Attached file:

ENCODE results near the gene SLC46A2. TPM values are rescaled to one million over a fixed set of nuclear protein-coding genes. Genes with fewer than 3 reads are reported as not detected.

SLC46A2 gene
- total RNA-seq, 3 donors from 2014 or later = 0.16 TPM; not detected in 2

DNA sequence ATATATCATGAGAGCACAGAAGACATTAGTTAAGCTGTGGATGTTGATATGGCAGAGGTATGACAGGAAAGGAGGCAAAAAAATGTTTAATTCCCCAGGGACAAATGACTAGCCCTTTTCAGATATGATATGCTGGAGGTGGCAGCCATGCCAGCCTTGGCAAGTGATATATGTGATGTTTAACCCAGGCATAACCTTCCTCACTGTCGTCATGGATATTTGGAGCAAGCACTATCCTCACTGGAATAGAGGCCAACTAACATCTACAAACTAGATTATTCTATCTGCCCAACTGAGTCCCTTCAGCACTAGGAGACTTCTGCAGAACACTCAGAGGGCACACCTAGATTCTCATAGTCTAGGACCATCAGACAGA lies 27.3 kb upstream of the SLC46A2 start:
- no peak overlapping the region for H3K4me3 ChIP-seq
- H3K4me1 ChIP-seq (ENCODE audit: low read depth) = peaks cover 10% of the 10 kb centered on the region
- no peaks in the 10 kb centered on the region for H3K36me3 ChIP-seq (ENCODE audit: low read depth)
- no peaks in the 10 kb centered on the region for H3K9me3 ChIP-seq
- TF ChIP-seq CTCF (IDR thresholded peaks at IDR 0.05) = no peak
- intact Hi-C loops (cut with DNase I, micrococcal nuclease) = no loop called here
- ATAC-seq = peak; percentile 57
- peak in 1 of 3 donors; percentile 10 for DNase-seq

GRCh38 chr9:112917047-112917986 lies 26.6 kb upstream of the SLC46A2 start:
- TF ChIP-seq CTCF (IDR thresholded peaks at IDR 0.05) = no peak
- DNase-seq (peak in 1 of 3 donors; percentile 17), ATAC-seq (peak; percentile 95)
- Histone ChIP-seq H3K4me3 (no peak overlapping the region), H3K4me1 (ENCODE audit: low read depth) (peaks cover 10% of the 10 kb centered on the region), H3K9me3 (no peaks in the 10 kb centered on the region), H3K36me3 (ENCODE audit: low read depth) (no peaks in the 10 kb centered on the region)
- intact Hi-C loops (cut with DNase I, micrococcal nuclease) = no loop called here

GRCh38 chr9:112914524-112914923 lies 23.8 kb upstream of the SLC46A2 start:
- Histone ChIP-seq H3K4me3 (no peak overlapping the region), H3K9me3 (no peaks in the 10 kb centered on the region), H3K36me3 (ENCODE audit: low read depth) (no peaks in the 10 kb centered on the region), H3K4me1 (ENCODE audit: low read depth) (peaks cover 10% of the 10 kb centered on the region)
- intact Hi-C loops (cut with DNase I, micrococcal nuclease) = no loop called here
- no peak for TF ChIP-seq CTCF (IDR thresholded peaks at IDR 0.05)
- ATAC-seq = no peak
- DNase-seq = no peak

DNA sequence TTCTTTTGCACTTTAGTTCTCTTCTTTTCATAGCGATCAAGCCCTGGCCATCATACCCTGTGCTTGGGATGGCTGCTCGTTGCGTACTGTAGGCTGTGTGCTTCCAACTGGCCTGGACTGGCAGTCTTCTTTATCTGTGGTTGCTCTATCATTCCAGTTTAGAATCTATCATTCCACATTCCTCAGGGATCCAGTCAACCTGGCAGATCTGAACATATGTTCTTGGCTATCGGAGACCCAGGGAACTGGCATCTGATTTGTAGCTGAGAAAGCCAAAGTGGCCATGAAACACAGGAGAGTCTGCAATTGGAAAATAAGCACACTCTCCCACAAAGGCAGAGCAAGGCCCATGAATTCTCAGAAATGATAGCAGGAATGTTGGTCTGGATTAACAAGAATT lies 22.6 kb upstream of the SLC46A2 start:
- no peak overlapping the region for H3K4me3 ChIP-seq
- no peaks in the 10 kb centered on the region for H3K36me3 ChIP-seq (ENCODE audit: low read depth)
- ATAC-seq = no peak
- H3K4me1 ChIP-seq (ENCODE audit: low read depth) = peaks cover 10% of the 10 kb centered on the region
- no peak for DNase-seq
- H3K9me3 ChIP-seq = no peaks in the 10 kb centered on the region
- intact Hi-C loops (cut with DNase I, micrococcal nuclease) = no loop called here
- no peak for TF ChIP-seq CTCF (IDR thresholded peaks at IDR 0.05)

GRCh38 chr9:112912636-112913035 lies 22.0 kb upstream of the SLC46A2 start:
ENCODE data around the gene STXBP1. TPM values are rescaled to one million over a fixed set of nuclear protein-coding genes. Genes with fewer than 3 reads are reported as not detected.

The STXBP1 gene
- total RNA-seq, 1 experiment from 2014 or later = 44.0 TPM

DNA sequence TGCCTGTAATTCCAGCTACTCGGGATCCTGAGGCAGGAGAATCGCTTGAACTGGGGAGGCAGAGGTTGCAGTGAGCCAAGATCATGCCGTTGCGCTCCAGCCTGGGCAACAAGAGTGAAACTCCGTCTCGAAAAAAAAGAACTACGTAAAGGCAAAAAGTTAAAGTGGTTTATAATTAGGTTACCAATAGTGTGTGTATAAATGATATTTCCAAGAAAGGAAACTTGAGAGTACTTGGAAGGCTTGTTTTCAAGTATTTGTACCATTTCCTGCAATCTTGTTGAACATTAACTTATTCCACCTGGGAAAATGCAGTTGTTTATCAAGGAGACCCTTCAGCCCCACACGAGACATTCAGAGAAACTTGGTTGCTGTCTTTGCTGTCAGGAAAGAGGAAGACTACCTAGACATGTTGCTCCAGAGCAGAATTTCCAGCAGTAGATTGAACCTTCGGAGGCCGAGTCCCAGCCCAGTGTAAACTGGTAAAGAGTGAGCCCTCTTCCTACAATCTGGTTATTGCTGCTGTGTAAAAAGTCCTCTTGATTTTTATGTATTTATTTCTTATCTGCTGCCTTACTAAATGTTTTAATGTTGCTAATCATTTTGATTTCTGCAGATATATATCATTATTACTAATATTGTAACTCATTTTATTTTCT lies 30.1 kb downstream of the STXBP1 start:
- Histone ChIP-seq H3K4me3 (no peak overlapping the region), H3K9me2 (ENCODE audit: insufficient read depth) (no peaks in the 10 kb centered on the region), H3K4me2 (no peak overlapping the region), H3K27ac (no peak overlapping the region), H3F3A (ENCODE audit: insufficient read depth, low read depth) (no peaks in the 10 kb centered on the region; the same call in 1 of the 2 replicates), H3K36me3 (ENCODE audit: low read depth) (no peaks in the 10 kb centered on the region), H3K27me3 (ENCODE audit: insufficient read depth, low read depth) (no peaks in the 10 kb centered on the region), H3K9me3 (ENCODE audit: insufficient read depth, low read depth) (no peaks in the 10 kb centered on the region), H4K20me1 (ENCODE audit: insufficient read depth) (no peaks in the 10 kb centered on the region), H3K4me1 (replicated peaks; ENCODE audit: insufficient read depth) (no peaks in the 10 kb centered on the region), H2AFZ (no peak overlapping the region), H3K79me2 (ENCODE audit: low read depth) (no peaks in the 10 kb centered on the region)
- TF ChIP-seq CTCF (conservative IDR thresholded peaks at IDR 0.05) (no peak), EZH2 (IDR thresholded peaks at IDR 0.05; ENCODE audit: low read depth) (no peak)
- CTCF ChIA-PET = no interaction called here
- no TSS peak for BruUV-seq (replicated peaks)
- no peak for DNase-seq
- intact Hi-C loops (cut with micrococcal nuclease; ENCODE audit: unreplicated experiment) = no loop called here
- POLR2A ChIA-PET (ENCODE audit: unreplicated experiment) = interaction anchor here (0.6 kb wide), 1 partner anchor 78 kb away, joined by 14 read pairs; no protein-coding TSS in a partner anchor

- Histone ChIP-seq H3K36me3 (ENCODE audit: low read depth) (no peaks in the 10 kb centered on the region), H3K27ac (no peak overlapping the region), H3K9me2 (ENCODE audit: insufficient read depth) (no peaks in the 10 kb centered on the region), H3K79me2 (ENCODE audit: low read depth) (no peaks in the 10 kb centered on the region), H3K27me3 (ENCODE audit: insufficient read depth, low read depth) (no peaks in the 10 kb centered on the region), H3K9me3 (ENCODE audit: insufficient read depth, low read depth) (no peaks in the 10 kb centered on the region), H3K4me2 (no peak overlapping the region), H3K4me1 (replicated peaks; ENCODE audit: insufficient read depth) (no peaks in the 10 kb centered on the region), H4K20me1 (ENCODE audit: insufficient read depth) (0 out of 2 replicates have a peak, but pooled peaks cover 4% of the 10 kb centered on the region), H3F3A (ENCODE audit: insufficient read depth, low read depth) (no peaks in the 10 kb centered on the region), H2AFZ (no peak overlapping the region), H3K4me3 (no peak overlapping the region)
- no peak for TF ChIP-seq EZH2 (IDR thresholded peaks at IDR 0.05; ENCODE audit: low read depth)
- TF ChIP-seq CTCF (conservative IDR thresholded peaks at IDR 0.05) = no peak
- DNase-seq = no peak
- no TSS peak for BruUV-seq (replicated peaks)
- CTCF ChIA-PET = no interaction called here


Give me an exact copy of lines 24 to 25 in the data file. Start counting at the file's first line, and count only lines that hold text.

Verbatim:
DNA sequence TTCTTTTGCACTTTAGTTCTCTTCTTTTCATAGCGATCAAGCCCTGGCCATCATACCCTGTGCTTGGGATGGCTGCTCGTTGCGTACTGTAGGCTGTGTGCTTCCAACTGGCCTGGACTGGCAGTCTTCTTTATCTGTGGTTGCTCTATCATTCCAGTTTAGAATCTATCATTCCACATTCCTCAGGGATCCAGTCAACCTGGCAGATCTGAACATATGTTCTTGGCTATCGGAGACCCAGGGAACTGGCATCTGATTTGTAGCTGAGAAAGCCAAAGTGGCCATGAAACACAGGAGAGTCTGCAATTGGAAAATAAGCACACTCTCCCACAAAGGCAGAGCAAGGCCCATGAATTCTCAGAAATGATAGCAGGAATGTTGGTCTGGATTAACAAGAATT lies 22.6 kb upstream of the SLC46A2 start:
- no peak overlapping the region for H3K4me3 ChIP-seq